Arpin: We expect Equitable's ROE to be north of 15% over time, and the stock is trading at book value. It is substantially undervalued relative to other financial stocks.

Aldridge: Its ROE has been lower than that of Home Capital's for some time, as Equitable has been lending on condominiums. But its strategy is to focus more on single-family homes. The regulators require lower back-up capital on the balance sheet of these mortgage lenders when they lend for single-family homes.

Q: Martin, any other selections?

Ferguson: Fortress Paper Ltd. FTP.

Stephen Arpin and Martin Ferguson

Whitehead: We own it.

Ferguson: CEO Chad Wasilenkoff has put Fortress together. He started off by buying two undervalued specialty-paper mills in Europe in 2006. The one in Germany is a wallpaper producer and the mill in Switzerland is a bank-note-paper producer. The game changer was Wasilenkoff's recent purchase of a paper mill in Thurso, Quebec, which he bought for a song. Fortress will produce cellulose-based rayon fabric from this mill. There is a shortage of rayon globally. Wasilenkoff is a wealth creator for shareholders.

Whitehead: The stock demonstrates everything that we look for in our initial quantitative analysis. It has rising earnings estimates, positive earnings surprises and positive price momentum. The stock had a huge run in 2010. We bought it on the IPO (initial public offering) in 2007 at $8. It is now around $60.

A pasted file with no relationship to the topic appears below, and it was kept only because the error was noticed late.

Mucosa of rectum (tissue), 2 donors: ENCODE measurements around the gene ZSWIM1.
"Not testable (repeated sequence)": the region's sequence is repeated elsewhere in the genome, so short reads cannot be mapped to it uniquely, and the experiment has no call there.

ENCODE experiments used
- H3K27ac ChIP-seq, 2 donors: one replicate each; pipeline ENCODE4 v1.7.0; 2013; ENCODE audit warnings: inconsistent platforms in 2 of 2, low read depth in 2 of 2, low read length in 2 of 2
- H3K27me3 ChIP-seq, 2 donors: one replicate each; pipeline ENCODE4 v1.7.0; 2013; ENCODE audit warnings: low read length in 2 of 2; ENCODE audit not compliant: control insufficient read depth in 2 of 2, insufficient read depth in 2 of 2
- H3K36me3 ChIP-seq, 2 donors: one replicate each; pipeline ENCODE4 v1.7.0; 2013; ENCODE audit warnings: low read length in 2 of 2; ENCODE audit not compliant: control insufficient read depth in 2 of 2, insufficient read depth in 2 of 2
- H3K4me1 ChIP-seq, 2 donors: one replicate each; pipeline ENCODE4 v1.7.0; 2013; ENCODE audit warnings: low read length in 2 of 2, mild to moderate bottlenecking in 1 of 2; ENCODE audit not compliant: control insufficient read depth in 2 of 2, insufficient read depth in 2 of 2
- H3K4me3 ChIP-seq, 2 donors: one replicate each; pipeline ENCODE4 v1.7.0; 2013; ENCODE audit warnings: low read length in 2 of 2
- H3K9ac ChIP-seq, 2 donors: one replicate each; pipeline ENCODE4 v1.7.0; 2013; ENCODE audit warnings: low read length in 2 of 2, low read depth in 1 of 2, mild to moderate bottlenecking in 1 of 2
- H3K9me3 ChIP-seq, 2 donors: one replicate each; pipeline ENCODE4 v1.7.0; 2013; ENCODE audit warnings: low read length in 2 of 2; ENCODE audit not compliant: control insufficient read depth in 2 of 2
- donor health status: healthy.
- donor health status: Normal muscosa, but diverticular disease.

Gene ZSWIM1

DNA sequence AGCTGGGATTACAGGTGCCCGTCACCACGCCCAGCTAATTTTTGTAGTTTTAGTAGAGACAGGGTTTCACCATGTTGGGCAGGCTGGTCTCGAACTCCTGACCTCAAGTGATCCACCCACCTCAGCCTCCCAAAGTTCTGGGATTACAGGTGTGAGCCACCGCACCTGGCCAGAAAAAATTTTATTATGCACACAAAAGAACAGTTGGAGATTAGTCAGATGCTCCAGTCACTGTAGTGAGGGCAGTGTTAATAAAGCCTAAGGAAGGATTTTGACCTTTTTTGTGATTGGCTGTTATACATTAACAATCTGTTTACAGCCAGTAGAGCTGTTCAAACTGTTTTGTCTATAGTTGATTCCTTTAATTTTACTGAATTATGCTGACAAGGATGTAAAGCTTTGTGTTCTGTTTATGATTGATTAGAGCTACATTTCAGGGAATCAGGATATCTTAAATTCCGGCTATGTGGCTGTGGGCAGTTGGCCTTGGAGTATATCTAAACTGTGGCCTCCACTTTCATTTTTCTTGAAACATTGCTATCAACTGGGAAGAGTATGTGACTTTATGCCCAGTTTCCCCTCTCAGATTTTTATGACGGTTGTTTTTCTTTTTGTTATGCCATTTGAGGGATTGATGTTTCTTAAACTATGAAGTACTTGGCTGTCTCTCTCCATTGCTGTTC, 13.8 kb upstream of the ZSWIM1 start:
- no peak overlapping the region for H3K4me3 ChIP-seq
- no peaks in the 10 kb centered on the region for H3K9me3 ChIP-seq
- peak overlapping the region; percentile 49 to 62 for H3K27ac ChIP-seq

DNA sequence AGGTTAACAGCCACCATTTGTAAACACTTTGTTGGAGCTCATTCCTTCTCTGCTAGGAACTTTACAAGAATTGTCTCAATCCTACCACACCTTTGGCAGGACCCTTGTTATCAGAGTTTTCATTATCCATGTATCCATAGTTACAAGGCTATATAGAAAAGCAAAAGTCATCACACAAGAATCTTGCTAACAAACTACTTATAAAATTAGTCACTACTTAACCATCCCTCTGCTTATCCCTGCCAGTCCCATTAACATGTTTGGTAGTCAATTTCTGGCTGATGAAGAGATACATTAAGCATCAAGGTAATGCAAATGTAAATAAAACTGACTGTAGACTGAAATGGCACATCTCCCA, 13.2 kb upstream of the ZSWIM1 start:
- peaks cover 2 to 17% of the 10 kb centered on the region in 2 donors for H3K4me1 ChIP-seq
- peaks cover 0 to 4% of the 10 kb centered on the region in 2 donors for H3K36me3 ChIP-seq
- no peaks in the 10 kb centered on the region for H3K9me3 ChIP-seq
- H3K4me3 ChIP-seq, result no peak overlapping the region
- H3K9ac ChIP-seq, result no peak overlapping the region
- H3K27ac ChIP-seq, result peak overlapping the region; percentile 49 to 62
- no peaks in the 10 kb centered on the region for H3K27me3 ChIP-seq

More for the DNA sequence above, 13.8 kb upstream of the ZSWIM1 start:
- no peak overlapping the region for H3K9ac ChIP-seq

Q: Ted, your portfolio?

Whitehead: We currently have 91 names in Manulife Growth Opportunities. This mandate has $1.5 billion in assets. We use the BMO definition of small-caps, currently companies with market caps under $1.7 billion.

North American Palladium Ltd. PDL. It's a play on a recovery in the auto sector. The main producer of this commodity is South Africa, which has power and labour challenges. Palladium's primary assets are in Ontario and Quebec. The commodity has gone up with the other precious metals.

I have two other commodity-related names and the message here is that they have their financing behind them. Northland Resources Inc. NAU is a development-stage mining company with iron-ore projects in northern Sweden and Finland. The stock is currently at half of Northland's NAV (net asset value). Production should begin in about two years.

Baja Mining Corp. BAJ is a copper play and I am bullish on this metal. The company is the operator and 70% owner of the Boleo mine project in Baja, Mexico. Production is expected to start up in early 2013. The stock trades at a little less than half Baja's NAV.

My final pick is Twin Butte Energy Ltd. TBE. The stock had a bit of a run recently. It's a heavy-oil producer in Alberta. The president and CEO is James Saunders, who has typically built up companies and then sold them. It's the third company of his that we have invested in.

Q: William?

Ted Whitehead

Aldridge: We are value managers. We manage about $600 million in Mackenzie Saxon small-cap mandates. We have about 55 names in Mackenzie Saxon Small Cap and have a low turnover. We use the BMO definition of small-caps.